A few weekends ago, we took a trip to the canton of Graubünden in eastern Switzerland for a little birthday adventure among the mountains.
Our destination: a tiny street of buildings close to the border between Switzerland and Italy.
The hotel we stayed in had once been a stopover point for postal riders and traders and has been restored to honor its history. The walls are whitewashed, the floors are wide planks of wood and the mattresses are made with horsehair. If you are curious, horsehair mattresses might be the best sleeping pill on the market today. Upon contact, they provide a strong narcoleptic effect.
In the spirit of its original use as a boarding house, the building is heated with wood stoves and all the guests eat home-cooked meals together, at a long farm table. All the recipes and food served are local to the tiny border town of Poschiavo.
One of the perpetually fascinating things about Switzerland is the drastic differences in cuisine from one canton to another and sometimes even within cantons. We spent time in another part of Graubünden over the summer and the food there was extremely hearty with definite Swiss German influences. In this area the food was still filling but more delicate with similarities to some Italian dishes. I fell in love with a buckwheat pasta dish that is very iconic of the region as well as the local brown bread which was shaped in a ring and dotted with fennel seeds. One of the other guests in the hotel grew up in the region and told us that the ring shape allowed multiple loaves to be strung up on a wooden pole in the kitchen which was then hung from the ceiling.
Every morning, we were treated to a spread that included fresh eggs, goat cheese and dessert leftovers from the night before (pictured here is a cherry Linzer torte. Swoon).
While cooking our eggs on the wood-fired stove, my childhood dream of being Laura Ingalls Wilder was finally realized. All that's missing now is a calico dress and bonnet.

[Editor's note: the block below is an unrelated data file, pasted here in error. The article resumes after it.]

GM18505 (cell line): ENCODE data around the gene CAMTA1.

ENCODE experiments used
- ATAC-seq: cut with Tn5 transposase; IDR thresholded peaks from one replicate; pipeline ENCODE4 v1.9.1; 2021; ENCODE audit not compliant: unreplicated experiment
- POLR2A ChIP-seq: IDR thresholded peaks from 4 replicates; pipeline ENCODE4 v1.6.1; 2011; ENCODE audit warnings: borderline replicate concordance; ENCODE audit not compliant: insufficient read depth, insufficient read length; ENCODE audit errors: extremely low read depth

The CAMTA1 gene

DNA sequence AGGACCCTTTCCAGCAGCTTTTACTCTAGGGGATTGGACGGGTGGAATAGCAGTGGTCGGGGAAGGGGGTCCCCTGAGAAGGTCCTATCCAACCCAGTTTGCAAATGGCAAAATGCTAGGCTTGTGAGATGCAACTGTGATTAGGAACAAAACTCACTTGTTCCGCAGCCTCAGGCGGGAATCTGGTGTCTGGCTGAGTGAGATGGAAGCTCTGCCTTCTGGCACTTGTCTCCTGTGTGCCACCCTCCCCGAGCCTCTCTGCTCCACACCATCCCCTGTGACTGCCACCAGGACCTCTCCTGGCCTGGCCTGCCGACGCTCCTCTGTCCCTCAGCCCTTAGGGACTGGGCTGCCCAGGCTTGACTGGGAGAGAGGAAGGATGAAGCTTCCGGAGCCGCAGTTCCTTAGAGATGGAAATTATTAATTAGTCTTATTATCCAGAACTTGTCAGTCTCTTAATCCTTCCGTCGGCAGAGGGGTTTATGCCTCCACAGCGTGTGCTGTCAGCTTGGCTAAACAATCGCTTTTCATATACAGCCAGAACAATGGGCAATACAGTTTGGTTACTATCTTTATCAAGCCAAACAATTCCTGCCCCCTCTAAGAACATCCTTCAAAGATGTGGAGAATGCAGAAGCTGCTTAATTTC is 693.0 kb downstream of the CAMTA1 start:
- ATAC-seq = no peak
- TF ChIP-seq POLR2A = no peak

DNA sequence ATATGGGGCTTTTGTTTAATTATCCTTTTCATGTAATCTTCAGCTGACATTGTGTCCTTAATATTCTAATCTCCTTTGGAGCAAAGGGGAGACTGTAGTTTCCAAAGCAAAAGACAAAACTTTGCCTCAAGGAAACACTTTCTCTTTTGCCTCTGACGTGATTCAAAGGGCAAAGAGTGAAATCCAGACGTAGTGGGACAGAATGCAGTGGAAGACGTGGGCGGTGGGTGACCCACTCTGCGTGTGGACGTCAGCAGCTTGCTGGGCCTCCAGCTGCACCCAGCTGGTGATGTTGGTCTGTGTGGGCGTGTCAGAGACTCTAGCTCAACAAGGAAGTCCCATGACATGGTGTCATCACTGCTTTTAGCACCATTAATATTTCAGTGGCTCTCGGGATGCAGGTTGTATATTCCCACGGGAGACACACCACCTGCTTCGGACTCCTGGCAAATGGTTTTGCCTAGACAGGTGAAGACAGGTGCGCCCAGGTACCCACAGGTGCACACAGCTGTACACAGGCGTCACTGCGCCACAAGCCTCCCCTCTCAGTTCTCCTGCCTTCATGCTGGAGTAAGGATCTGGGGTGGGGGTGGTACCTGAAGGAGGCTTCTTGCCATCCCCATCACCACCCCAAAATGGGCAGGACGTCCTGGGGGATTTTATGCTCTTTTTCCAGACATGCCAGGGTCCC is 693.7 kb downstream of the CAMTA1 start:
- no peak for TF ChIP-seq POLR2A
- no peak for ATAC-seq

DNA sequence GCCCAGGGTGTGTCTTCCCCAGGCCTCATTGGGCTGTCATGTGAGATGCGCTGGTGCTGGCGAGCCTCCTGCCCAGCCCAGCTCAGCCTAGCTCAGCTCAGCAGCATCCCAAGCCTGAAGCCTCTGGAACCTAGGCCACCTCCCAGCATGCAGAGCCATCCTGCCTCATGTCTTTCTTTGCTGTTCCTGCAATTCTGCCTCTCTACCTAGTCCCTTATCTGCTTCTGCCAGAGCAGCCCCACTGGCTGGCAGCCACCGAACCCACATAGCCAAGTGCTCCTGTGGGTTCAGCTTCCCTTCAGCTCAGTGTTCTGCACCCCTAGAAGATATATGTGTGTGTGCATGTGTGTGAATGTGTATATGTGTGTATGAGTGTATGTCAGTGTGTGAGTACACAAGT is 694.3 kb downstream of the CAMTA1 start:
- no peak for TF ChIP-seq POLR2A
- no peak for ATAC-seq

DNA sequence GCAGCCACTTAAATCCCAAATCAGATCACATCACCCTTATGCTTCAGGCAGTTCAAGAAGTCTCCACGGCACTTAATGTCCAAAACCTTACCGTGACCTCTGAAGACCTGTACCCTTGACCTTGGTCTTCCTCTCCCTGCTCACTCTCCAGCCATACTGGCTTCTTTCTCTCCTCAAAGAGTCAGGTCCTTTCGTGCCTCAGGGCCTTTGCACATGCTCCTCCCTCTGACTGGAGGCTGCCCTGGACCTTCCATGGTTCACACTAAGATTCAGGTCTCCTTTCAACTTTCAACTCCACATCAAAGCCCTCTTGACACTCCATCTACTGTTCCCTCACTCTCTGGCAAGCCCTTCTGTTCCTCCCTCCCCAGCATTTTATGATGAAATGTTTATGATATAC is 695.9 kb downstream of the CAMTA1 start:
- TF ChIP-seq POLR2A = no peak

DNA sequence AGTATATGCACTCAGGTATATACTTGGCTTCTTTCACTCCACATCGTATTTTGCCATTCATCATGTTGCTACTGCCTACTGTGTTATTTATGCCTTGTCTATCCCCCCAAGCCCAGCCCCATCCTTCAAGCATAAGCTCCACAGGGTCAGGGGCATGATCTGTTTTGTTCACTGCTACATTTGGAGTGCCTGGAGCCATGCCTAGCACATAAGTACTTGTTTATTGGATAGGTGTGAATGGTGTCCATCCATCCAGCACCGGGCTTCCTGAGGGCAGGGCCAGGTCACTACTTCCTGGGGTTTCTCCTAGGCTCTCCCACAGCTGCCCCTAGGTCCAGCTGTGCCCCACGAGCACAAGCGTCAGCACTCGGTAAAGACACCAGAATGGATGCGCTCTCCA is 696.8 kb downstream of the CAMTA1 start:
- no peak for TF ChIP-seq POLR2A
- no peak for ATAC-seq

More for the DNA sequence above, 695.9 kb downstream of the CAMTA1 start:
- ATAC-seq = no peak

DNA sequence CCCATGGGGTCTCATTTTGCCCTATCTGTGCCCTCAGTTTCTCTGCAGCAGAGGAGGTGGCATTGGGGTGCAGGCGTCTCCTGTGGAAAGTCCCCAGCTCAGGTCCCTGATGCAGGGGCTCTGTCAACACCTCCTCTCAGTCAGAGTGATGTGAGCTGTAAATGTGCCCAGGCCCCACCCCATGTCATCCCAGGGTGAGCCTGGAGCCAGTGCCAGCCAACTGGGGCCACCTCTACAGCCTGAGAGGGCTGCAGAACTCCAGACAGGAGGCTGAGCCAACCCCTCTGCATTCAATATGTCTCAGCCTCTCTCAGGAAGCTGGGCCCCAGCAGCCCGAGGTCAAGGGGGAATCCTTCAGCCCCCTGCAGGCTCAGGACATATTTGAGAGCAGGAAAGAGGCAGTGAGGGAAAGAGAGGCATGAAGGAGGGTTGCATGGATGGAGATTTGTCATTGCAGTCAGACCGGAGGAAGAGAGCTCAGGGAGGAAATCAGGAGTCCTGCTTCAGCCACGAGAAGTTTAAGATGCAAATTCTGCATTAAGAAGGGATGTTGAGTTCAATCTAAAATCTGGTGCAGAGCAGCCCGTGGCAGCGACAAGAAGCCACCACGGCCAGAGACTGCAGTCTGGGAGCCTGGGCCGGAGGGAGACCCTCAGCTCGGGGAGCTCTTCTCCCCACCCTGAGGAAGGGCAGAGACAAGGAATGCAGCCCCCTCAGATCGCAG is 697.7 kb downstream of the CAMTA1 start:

By the use of "our," I think I implied that I cooked my own egg. Full disclosure: that implication is false. I left that work to my resident egg cooking master.
On the first night, before dinner, we took a hike on the path near the hotel.
From the path, we could see Poschiavo off in the distance.
I am running out of adjectives to properly describe Switzerland. The light raking across the mountains fell into the "incredible" category though "cinematic" and "gorgeous" also apply.
While the food and atmosphere were excellent and ideal for a relaxing few days away from home, I soon learned that we did not come just for a cozy wood-heated weekend of gorging on food (though that absolutely did happen)...
We came for goats. Specifically to meet them, feed them, milk them and learn to make delicious cheese.
The hotel works closely with a local farmer who raises a herd of 300 goats. 40 of these hang out in the stable on the ground floor of the hotel. Upon meeting the hotel's 4-legged residents, I may or may not have revised my imaginary plans for our someday dream home to include this exact feature.
Having goats on the ground floor means that one could theoretically visit them and scratch their necks before dinner. Theoretically.
The goat story is really one that needs to be told on its own. I'll provide the second installment shortly.